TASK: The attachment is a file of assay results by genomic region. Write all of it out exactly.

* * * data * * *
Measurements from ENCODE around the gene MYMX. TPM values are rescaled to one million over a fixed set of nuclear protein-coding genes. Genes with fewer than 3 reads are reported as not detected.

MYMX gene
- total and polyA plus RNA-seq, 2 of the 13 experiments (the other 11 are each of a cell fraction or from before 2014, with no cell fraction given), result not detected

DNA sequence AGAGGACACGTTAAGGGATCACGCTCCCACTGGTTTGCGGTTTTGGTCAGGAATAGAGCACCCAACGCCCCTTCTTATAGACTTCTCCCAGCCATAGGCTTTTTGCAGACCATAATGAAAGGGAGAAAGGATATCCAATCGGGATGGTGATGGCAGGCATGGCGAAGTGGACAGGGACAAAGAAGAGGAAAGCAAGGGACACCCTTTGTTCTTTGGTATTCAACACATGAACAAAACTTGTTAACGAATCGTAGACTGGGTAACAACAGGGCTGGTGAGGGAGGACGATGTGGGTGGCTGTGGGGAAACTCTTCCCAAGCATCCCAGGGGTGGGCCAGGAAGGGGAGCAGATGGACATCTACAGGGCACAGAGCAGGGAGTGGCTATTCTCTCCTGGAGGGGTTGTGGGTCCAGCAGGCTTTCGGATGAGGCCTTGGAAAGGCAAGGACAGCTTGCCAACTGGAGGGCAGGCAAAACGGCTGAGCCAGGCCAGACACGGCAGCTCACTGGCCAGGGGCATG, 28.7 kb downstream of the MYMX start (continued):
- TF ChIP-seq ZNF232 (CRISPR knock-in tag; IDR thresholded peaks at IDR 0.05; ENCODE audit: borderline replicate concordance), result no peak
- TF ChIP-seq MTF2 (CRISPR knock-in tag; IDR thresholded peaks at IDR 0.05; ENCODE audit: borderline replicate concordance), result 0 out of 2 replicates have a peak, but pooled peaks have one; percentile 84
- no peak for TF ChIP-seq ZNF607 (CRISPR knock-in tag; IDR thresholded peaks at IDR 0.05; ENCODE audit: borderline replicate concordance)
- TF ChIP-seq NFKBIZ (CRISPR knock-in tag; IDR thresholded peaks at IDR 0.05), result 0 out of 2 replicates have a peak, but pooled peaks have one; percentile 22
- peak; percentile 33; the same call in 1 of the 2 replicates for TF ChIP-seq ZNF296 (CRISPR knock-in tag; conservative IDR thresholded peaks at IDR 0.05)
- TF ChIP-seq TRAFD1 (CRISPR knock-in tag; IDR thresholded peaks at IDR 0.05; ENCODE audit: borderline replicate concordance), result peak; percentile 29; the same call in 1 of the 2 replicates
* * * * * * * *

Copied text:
Measurements from ENCODE around the gene MYMX. TPM values are rescaled to one million over a fixed set of nuclear protein-coding genes. Genes with fewer than 3 reads are reported as not detected.

MYMX gene
- total and polyA plus RNA-seq, 2 of the 13 experiments (the other 11 are each of a cell fraction or from before 2014, with no cell fraction given), result not detected

DNA sequence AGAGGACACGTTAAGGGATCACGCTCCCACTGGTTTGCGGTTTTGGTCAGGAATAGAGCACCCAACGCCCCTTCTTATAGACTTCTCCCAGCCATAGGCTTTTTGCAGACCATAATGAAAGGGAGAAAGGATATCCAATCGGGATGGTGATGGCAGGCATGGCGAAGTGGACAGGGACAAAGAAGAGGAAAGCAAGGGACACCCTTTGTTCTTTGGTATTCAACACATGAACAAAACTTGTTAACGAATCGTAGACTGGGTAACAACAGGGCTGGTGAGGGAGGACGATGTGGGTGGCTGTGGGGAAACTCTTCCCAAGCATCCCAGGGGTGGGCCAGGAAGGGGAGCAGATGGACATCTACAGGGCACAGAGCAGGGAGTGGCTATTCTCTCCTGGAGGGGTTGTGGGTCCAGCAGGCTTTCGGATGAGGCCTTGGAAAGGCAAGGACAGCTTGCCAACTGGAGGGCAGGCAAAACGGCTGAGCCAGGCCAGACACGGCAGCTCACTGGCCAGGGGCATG, 28.7 kb downstream of the MYMX start (continued):
- TF ChIP-seq ZNF232 (CRISPR knock-in tag; IDR thresholded peaks at IDR 0.05; ENCODE audit: borderline replicate concordance), result no peak
- TF ChIP-seq MTF2 (CRISPR knock-in tag; IDR thresholded peaks at IDR 0.05; ENCODE audit: borderline replicate concordance), result 0 out of 2 replicates have a peak, but pooled peaks have one; percentile 84
- no peak for TF ChIP-seq ZNF607 (CRISPR knock-in tag; IDR thresholded peaks at IDR 0.05; ENCODE audit: borderline replicate concordance)
- TF ChIP-seq NFKBIZ (CRISPR knock-in tag; IDR thresholded peaks at IDR 0.05), result 0 out of 2 replicates have a peak, but pooled peaks have one; percentile 22
- peak; percentile 33; the same call in 1 of the 2 replicates for TF ChIP-seq ZNF296 (CRISPR knock-in tag; conservative IDR thresholded peaks at IDR 0.05)
- TF ChIP-seq TRAFD1 (CRISPR knock-in tag; IDR thresholded peaks at IDR 0.05; ENCODE audit: borderline replicate concordance), result peak; percentile 29; the same call in 1 of the 2 replicates